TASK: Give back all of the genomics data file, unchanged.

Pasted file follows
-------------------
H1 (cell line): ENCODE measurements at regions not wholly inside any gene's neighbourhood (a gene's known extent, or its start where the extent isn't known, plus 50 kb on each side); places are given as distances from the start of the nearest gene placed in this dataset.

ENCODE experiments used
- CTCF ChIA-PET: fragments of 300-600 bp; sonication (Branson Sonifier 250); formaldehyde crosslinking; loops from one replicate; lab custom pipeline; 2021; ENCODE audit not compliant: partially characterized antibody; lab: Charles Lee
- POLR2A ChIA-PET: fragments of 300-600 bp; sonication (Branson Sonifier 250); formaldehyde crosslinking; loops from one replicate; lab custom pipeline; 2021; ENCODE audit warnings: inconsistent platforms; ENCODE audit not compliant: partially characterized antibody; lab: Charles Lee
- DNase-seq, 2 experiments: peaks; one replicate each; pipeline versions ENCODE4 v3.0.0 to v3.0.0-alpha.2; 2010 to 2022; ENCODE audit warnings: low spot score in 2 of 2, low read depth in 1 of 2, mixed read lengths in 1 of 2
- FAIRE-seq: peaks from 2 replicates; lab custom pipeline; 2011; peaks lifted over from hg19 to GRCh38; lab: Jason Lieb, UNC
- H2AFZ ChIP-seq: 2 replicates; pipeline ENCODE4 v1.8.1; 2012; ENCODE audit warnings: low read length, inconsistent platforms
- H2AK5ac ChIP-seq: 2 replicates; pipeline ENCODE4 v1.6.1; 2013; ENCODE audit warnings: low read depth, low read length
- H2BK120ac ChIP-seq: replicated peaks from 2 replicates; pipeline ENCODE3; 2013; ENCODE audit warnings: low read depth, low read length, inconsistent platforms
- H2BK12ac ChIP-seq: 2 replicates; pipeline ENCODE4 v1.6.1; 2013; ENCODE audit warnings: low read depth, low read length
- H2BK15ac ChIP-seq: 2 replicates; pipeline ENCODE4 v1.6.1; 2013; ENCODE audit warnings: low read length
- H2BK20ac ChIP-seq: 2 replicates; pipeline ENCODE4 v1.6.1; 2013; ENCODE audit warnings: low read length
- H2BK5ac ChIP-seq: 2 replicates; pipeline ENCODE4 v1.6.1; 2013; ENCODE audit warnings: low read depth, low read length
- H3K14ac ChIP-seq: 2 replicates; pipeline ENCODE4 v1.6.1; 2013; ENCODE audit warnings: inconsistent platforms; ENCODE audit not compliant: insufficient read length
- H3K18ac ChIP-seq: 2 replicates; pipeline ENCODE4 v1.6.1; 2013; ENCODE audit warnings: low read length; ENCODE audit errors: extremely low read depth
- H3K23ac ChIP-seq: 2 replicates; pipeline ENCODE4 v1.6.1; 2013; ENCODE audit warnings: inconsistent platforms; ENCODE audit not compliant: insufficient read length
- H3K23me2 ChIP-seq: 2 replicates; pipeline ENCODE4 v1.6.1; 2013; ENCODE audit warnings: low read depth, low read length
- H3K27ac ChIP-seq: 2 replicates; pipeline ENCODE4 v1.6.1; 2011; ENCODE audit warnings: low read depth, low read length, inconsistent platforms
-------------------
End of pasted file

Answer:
H1 (cell line): ENCODE measurements at regions not wholly inside any gene's neighbourhood (a gene's known extent, or its start where the extent isn't known, plus 50 kb on each side); places are given as distances from the start of the nearest gene placed in this dataset.

ENCODE experiments used
- CTCF ChIA-PET: fragments of 300-600 bp; sonication (Branson Sonifier 250); formaldehyde crosslinking; loops from one replicate; lab custom pipeline; 2021; ENCODE audit not compliant: partially characterized antibody; lab: Charles Lee
- POLR2A ChIA-PET: fragments of 300-600 bp; sonication (Branson Sonifier 250); formaldehyde crosslinking; loops from one replicate; lab custom pipeline; 2021; ENCODE audit warnings: inconsistent platforms; ENCODE audit not compliant: partially characterized antibody; lab: Charles Lee
- DNase-seq, 2 experiments: peaks; one replicate each; pipeline versions ENCODE4 v3.0.0 to v3.0.0-alpha.2; 2010 to 2022; ENCODE audit warnings: low spot score in 2 of 2, low read depth in 1 of 2, mixed read lengths in 1 of 2
- FAIRE-seq: peaks from 2 replicates; lab custom pipeline; 2011; peaks lifted over from hg19 to GRCh38; lab: Jason Lieb, UNC
- H2AFZ ChIP-seq: 2 replicates; pipeline ENCODE4 v1.8.1; 2012; ENCODE audit warnings: low read length, inconsistent platforms
- H2AK5ac ChIP-seq: 2 replicates; pipeline ENCODE4 v1.6.1; 2013; ENCODE audit warnings: low read depth, low read length
- H2BK120ac ChIP-seq: replicated peaks from 2 replicates; pipeline ENCODE3; 2013; ENCODE audit warnings: low read depth, low read length, inconsistent platforms
- H2BK12ac ChIP-seq: 2 replicates; pipeline ENCODE4 v1.6.1; 2013; ENCODE audit warnings: low read depth, low read length
- H2BK15ac ChIP-seq: 2 replicates; pipeline ENCODE4 v1.6.1; 2013; ENCODE audit warnings: low read length
- H2BK20ac ChIP-seq: 2 replicates; pipeline ENCODE4 v1.6.1; 2013; ENCODE audit warnings: low read length
- H2BK5ac ChIP-seq: 2 replicates; pipeline ENCODE4 v1.6.1; 2013; ENCODE audit warnings: low read depth, low read length
- H3K14ac ChIP-seq: 2 replicates; pipeline ENCODE4 v1.6.1; 2013; ENCODE audit warnings: inconsistent platforms; ENCODE audit not compliant: insufficient read length
- H3K18ac ChIP-seq: 2 replicates; pipeline ENCODE4 v1.6.1; 2013; ENCODE audit warnings: low read length; ENCODE audit errors: extremely low read depth
- H3K23ac ChIP-seq: 2 replicates; pipeline ENCODE4 v1.6.1; 2013; ENCODE audit warnings: inconsistent platforms; ENCODE audit not compliant: insufficient read length
- H3K23me2 ChIP-seq: 2 replicates; pipeline ENCODE4 v1.6.1; 2013; ENCODE audit warnings: low read depth, low read length
- H3K27ac ChIP-seq: 2 replicates; pipeline ENCODE4 v1.6.1; 2011; ENCODE audit warnings: low read depth, low read length, inconsistent platforms